This is not a perfect movie. There are a few flabby passages, and a few overly determined scenes. There are some fatal–though not necessarily obvious–inconsistencies in the script. The first-time director sometimes seems unsure of where to put the camera and where to point it. But the imperfections serve to accentuate what a truly superb work this really is. The cast–Samantha Morton in particular, closely followed by Ben Foster and Woody Harrelson–is absolutely fantastic. (Samantha Morton, I have to stress this, is amazing. I can’t remember the last time I saw a performance this good.) The script takes serious issues seriously without pandering to us or trying to edify us. The mise-en-scène perfectly captures the comfortable banality of contemporary American spaces–TV rooms, bars, malls, kitchens, cars, etc. And best of all, above all, the movie never hurries to make connections or draw conclusions. Silence is permitted, digression is permitted, reflection is permitted, and so genuine thought is possible.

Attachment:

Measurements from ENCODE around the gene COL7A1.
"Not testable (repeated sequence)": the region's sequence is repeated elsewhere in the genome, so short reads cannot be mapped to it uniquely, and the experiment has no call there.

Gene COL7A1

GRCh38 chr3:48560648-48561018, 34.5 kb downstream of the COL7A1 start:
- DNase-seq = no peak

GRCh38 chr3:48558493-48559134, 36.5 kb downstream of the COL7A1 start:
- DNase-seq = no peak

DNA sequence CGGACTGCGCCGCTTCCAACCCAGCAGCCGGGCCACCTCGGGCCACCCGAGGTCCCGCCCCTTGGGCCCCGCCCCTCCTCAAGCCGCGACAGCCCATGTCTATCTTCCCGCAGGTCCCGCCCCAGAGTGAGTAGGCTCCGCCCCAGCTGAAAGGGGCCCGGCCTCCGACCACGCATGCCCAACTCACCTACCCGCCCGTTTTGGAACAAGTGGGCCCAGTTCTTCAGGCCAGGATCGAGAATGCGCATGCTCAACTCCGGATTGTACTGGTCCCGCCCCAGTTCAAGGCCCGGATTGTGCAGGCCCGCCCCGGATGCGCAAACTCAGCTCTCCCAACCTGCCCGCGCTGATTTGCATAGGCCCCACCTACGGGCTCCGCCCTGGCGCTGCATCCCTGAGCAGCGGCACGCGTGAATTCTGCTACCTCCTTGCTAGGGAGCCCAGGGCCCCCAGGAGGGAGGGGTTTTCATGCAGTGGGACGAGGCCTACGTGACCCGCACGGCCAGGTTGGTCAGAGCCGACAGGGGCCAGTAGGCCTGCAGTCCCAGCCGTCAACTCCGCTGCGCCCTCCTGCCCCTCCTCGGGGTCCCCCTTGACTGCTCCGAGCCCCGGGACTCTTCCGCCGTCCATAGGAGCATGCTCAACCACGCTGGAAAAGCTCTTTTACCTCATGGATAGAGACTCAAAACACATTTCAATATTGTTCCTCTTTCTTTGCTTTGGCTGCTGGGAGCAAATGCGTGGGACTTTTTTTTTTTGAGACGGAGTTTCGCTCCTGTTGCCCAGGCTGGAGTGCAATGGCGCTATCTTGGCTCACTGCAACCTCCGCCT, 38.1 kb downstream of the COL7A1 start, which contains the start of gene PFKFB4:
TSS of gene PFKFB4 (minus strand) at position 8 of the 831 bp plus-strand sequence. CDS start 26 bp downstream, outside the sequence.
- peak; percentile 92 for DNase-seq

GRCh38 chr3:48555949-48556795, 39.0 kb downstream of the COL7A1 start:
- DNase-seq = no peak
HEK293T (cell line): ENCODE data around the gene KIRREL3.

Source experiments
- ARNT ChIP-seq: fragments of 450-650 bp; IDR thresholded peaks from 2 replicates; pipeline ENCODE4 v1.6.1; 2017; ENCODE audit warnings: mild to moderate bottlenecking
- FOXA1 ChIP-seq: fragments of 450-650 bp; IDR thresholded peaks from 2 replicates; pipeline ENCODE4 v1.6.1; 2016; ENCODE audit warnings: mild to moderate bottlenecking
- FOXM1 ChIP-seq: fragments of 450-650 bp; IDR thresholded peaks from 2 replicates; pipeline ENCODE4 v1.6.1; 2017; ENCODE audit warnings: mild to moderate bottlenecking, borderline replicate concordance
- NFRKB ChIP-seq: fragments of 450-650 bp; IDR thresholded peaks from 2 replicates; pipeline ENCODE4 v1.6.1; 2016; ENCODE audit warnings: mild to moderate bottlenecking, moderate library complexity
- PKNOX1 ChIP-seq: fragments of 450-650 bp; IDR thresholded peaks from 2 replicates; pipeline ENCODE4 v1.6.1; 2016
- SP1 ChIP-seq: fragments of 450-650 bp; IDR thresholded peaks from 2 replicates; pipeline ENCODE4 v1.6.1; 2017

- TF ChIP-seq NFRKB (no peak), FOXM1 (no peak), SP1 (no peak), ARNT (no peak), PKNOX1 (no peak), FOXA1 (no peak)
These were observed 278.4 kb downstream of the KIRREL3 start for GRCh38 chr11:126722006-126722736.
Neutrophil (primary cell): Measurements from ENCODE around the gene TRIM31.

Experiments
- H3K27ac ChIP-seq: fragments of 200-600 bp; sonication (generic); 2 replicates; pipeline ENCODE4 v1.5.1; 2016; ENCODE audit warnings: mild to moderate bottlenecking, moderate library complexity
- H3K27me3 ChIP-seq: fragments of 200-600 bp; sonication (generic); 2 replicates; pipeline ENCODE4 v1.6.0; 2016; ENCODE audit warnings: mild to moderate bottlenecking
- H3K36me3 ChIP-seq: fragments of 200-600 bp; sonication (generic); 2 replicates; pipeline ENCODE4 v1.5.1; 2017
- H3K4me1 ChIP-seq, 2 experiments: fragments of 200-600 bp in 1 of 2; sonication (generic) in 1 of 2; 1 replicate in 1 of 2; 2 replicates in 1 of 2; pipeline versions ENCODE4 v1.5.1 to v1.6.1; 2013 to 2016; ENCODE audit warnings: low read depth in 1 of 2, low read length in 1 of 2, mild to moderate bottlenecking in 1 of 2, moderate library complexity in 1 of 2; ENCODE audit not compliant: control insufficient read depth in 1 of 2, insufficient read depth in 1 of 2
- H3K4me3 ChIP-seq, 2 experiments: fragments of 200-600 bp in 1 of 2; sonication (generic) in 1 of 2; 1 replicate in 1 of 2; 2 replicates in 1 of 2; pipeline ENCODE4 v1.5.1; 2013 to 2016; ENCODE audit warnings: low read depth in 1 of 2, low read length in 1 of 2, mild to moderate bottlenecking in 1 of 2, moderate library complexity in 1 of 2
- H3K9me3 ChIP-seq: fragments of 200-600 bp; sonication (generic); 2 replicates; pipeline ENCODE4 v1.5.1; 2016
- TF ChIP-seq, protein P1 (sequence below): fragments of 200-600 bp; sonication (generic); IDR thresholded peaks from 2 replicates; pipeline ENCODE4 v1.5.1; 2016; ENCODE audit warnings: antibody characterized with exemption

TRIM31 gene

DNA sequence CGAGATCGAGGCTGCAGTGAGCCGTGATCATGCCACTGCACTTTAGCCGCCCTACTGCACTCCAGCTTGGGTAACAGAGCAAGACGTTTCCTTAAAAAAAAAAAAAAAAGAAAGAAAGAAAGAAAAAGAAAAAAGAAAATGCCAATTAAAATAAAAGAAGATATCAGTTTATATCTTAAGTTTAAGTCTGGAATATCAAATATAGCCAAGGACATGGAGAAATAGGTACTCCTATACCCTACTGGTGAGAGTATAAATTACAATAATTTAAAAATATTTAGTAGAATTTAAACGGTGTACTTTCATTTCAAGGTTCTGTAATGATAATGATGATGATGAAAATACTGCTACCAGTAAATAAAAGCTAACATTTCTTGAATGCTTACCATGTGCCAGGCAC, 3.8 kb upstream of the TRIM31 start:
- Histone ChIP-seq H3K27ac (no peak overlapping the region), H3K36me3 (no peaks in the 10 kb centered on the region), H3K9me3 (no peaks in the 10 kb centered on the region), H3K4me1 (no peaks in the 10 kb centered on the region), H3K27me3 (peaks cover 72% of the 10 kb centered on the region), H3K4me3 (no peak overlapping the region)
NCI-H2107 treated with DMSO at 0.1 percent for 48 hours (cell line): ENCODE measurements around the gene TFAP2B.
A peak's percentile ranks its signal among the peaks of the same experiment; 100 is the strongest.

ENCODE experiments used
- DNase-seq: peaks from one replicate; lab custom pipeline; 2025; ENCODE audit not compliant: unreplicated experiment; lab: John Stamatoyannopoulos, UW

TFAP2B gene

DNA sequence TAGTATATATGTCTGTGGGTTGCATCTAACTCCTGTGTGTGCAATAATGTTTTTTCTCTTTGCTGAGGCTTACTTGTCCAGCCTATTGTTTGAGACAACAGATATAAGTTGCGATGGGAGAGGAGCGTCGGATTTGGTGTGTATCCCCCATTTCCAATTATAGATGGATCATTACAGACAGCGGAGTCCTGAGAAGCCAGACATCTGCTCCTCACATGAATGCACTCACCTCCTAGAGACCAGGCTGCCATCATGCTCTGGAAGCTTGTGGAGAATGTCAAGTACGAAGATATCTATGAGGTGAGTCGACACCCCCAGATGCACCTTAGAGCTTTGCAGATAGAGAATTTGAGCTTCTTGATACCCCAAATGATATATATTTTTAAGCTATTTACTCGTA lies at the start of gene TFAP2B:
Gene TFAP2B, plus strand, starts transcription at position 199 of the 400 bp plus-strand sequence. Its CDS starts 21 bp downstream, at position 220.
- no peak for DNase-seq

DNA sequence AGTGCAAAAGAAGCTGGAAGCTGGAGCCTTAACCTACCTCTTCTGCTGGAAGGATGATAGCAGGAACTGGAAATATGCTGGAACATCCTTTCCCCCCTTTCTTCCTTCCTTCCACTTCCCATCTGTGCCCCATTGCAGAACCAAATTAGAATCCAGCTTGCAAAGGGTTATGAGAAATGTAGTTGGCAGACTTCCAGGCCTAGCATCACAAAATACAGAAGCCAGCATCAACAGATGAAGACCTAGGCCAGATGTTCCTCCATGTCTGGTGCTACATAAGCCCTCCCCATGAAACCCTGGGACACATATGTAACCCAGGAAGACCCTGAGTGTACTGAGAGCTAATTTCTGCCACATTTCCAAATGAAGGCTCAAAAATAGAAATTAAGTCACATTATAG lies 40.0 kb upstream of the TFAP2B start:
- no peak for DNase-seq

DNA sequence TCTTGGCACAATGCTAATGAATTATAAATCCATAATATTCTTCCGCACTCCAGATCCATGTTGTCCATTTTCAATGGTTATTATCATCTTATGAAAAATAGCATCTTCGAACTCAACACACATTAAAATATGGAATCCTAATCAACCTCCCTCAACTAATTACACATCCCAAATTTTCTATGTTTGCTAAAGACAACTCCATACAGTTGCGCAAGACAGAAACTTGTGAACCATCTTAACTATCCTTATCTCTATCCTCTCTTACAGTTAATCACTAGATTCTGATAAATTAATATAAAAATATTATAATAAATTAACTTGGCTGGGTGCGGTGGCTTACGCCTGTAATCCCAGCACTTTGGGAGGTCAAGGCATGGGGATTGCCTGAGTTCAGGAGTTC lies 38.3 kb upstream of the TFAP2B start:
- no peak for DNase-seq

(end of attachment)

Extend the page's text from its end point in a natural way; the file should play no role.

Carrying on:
Given the complexity of the subject matter and Moverman’s lack of experience, it’s all the more amazing that this turned out so well. It could have so easily been a disaster. I see that Moverman is at work on a Kurt Cobain picture. Another project with long odds, for sure, but seeing this makes me think he might be able to pull it off. God knows Van Sant didn’t.
A slightly bizarre afterthought: This reminded me of nothing so much as the sublime You Can Count on Me, another of the very few movies I can think of which seems to depict actual human relationships rather than cartoon versions of same. Screen those two as a double bill and you’ll be walking around with your guts turned inside out for a week.